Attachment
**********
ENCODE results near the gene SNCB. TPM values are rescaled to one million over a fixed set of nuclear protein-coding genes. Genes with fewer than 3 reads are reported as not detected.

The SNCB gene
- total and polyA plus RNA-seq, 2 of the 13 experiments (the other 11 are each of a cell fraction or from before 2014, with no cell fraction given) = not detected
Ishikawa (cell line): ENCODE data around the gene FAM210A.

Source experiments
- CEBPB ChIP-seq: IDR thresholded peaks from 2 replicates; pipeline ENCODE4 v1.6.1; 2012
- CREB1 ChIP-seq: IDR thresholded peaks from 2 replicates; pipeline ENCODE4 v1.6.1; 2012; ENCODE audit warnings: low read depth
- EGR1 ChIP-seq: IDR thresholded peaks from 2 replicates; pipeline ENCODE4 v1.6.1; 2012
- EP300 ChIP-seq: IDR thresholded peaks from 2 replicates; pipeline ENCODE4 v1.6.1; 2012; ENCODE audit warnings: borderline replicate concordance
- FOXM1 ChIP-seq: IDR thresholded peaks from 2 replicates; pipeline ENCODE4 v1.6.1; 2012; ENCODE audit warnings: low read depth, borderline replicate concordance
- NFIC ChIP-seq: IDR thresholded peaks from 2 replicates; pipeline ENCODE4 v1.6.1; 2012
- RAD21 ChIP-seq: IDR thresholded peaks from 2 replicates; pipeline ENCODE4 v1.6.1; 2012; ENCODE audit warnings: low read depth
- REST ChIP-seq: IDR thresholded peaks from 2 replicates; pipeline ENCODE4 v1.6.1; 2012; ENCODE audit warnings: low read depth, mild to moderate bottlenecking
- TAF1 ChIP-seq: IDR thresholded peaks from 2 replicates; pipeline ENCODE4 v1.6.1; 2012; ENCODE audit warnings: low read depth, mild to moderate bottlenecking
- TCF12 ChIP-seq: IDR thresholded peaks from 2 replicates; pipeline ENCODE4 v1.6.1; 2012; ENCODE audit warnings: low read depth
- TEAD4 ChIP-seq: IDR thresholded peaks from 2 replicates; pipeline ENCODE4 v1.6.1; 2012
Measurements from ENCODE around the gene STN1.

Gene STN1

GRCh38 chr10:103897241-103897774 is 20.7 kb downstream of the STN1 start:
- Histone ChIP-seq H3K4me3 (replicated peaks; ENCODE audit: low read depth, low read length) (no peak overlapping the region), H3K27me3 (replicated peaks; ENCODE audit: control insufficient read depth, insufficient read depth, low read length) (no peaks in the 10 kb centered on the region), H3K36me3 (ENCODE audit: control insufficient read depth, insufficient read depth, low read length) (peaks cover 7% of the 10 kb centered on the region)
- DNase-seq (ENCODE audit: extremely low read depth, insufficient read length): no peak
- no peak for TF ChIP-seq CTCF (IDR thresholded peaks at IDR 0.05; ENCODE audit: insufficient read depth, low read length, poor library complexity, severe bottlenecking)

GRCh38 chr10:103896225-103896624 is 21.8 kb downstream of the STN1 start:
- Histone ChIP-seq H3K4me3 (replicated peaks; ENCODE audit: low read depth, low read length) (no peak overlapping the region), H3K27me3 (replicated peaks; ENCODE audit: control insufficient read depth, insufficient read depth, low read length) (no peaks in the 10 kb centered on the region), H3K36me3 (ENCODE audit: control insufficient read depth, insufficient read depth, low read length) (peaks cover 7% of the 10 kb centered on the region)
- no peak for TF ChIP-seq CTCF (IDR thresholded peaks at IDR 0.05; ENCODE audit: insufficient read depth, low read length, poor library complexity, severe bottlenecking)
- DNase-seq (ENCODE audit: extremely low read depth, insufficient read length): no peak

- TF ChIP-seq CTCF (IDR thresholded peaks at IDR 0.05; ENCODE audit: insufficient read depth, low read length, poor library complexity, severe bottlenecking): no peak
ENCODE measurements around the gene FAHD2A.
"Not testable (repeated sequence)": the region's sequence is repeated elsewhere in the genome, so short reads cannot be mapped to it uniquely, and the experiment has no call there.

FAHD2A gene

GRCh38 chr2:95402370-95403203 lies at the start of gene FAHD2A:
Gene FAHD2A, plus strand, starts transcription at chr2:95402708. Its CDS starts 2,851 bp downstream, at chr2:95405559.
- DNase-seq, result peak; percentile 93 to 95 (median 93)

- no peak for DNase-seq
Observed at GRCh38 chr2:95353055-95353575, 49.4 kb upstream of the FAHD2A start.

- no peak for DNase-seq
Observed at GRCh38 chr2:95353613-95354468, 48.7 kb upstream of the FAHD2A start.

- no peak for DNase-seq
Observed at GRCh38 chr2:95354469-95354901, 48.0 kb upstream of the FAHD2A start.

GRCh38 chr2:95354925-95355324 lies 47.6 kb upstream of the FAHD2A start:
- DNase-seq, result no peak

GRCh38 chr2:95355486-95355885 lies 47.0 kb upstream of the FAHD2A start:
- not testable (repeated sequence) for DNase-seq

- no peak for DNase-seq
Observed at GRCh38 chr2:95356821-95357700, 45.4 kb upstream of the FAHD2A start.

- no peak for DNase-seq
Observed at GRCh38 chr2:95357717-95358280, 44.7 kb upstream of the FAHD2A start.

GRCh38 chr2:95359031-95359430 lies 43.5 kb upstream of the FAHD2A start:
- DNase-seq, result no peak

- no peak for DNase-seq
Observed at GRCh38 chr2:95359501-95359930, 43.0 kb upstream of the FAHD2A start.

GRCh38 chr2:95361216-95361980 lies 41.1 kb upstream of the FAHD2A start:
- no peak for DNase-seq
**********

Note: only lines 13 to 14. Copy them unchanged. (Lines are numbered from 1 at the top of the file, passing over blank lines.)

- REST ChIP-seq: IDR thresholded peaks from 2 replicates; pipeline ENCODE4 v1.6.1; 2012; ENCODE audit warnings: low read depth, mild to moderate bottlenecking
- TAF1 ChIP-seq: IDR thresholded peaks from 2 replicates; pipeline ENCODE4 v1.6.1; 2012; ENCODE audit warnings: low read depth, mild to moderate bottlenecking